I’ve noticed that my electric bill has continued to increase overtime. Naturally, as a money-saving fiend, I dedicated two full months to testing this theory of saving electricity by unplugging. For the entire month of August, September and part of October I challenged myself to unplugging most of the devices that I normally left plugged in. This included our cell phone chargers, laptop and charger, toaster, fan, sound machine, bathroom heater, aromatherapy diffuser, BOSE radio, lamp, and our TV/Cable box/Router.  After every use, I made sure to unplug each device from the wall outlet. I was pretty religious about this except for our TV/Cable/Router. The only time I unplugged that was when I knew that no one would be home for the day.

Here were my results. For comparison, I will include August 2017 vs September 2017 vs October 2017. Then I will compare each month to the previous year for the same month. I did absolutely nothing else differently, just simply unplugged.

August 2017 kWt= 1574 ($218.46)

September 2017 kWt= 1672 ($233.64)

October 2017kWt= 1191 ($165.31)

 

August 2016= 1708 ($219.27)

September 2016 kWt= 1627 ($208.70)

October 2016 kWt= 1235 ($153.90)

Analyzing the results

Nationally, the average savings per household is $167 per year. For August and October, I used less kilowatts when comparing 2016 vs 2017, which if the rates for my electric service would have stayed the same I would have saved $22 for 2 months. September 2017 had record temperatures so this may have masked any possible savings I would have had as I used more kilowatts in 2017 vs 2016. I suspect my AC was being overworked at this time. If I continue unplugging, saving an average of $11 per month, my yearly savings would equal $132. It’s great for the environment to use less energy so unplugging is a win in my book.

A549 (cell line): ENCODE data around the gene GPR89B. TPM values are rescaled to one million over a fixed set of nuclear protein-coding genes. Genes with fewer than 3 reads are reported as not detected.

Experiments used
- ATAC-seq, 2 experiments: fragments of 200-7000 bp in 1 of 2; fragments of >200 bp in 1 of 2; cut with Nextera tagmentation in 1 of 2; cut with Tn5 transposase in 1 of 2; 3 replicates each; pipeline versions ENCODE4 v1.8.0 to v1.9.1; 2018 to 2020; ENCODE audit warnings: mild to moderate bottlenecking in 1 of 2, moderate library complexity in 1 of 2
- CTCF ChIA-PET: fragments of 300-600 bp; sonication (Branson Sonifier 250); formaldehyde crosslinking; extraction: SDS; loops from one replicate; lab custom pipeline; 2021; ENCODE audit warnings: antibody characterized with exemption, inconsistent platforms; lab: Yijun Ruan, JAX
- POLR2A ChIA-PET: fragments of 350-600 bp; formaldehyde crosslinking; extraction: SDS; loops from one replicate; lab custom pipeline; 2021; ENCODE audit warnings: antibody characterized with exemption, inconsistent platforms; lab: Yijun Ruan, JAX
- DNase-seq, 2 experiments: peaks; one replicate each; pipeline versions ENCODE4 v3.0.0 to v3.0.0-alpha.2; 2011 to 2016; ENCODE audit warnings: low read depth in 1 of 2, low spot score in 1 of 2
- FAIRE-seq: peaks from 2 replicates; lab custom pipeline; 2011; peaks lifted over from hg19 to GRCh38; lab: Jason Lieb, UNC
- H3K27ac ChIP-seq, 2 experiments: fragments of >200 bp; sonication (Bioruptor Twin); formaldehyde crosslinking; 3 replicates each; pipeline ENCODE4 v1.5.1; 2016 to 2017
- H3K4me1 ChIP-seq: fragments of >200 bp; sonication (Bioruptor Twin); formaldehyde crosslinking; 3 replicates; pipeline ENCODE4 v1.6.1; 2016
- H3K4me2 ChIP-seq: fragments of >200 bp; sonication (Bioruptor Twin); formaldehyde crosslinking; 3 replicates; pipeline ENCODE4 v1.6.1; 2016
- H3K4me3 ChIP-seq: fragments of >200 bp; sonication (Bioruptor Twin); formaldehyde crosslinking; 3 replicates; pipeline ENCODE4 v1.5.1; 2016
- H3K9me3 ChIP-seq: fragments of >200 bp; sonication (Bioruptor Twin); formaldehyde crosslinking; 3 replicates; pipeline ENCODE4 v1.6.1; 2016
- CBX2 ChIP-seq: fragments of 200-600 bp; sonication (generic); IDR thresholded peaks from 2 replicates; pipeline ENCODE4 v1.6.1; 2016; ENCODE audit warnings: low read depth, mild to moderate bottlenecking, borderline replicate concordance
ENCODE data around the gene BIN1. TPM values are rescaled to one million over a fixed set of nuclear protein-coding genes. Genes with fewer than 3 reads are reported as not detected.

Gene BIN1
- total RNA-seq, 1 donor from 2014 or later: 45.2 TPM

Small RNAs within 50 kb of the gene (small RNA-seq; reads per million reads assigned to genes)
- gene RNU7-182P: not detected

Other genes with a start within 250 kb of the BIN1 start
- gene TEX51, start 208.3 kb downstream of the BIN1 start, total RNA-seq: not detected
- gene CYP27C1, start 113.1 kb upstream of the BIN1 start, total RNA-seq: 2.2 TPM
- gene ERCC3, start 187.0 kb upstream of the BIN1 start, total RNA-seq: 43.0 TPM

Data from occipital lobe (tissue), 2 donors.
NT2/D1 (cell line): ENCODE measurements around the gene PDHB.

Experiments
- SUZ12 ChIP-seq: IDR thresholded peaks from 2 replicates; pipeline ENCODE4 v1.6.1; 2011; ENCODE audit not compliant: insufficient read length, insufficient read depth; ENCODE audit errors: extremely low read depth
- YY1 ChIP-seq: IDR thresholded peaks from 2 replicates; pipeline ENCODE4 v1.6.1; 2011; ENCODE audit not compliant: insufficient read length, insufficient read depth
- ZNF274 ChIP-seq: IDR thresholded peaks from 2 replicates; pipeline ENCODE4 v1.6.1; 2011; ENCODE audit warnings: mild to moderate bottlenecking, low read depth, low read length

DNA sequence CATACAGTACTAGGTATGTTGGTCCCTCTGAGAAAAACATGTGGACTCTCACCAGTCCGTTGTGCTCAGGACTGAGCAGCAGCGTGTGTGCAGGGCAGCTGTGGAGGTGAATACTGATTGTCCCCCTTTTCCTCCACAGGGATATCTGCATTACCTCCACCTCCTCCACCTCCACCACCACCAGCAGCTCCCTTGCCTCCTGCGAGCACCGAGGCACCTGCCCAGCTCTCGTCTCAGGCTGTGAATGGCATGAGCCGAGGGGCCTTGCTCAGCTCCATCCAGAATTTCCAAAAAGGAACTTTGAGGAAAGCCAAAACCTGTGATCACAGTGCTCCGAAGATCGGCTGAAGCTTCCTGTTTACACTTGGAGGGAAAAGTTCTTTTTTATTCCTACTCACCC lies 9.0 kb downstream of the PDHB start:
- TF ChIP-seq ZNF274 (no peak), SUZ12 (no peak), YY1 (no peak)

Save Money Electric Bill

Top vampire energy devices

Cell phone chargers

Cable boxes

Internet routers/modems

Microwaves

Toasters

Washer/dryer

Coffee makers

Alarm clocks

Gaming boxes (Xbox, Playstation, Nintendo)

Printers

What you can do to conserve energy

Unplug

Challenge yourself to a month of unplugging and see how much you can save. If you have energy sucking devices like the ones listed above, think about unplugging them so see if it makes a difference in your home.

Purchase smart strips

Smart strips detect when a device is turned off or when there is a significant decrease in the load or demand. Then it turns the power completely off to the plug source to save energy while allowing the other sources to remain on. It’s convenient so that you don’t have to physically unplug your devices after every use.

 

Use energy efficient appliances

Energy efficient appliances are made to conserve energy. Choose smart devices and appliances that have the energy star.

 

Purchase a killowatt meter

Killowatt meters tell you how much energy is used. If you are interested in which devices are using the most energy in your home, use this. You’ll be surprised at which devices are sucking energy out of your home.

Visit UNPLUGSTUFF

Go to unplugstuff.com to perform an evaluation to see much your home’s idle load is costing you. It works with most electricity providers if you have the green button.

 I’d love to hear how you save on your electric bill!

 

References: NDRC

 

Other posts you may like:

15 Ways You Are Wasting Money and What to do Instead

Simple ways to build your $1,000 Emergency Fund, A Step-by-Step Guide

My Journey to Paying Off Debt

 

You may also like

4 Comments

    1. They are great whem you are lookimg to save energy. For a family of 7, that’s a whole lot of mouths to feed and I’m sure any little bit of savings will help. Family of 5 here.

Leave a Reply

Your email address will not be published. Required fields are marked *